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State RUMINT: Malinowski for State DRL, Sewall for CT or PM

Updated: Two more Clinton administration alums may be tapped for senior State Department posts.

The Obama administration may name Human Rights Watch's Tom Malinowski to serve as Assistant Secretary of State for Democracy, Human Rights, and Labor (DRL), sources tell the Back Channel. Harvard's Sarah Sewall is also rumored to be up for a top State Department job, with some sources saying the White House has picked her for Counterterrorism Coordinator, others hearing Assistant Secretary of State for Political-Military Affairs.

Sewall, a lecturer at  the Harvard Kennedy School and expert in the field of protecting civilians in wartime, did not respond to queries from the Back Channel. The State Department and White House declined to comment on whether the appointment was in the works.

The Back Channel previously heard that the bureau's Deputy Coordinator Anne Witkowsky was also under consideration for the Counterterrorism Coordinator post, which was formerly held by Daniel Benjamin, who left in January to head Dartmouth's Dickey Center for International Understanding.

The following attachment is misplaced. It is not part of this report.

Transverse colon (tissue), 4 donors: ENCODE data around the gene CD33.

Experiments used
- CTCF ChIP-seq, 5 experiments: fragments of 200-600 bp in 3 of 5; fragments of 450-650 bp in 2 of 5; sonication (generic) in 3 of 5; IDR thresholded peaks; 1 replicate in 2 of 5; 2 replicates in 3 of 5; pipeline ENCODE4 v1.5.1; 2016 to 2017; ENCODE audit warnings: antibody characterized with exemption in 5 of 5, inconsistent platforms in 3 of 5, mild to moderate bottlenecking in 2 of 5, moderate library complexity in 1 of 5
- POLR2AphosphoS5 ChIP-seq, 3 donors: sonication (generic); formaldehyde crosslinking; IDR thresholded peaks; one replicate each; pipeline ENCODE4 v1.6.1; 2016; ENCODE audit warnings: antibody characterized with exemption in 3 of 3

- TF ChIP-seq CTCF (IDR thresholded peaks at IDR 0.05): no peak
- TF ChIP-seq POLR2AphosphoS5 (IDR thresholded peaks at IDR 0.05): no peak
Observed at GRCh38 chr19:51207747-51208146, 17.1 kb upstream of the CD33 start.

Sewall, a member of the Obama/Biden transition team, previously served in the Clinton administration as the first Deputy Assistant Secretary of Defense for Peacekeeping and as the foreign policy advisor to then Senate Majority Leader George Mitchell.

Malinowski, the Washington director for Human Rights Watch, is expected to be nominated to succeed Michael Posner as Assistant Secretary of State for DRL. He did not respond to a query from the Back Channel Friday.

Malinowski previously served as a foreign policy speechwriter for President Bill Clinton and Secretaries of State Warren Christopher and Madeleine Albright, and as a member of the State Department policy planning staff. Continue reading

Obama aims to reduce US drone strikes, close Guantanamo Bay


President Obama on Thursday outlined a broad overhaul of some of the most secretive and controversial US counter-terrorism policies, from drone strokes to the US detention facility of Guantanamo Bay, but many details remained murky, even as he warned the path to an exit from a war posture against al Qaeda and its affiliates will not be quick or without continued hard choices.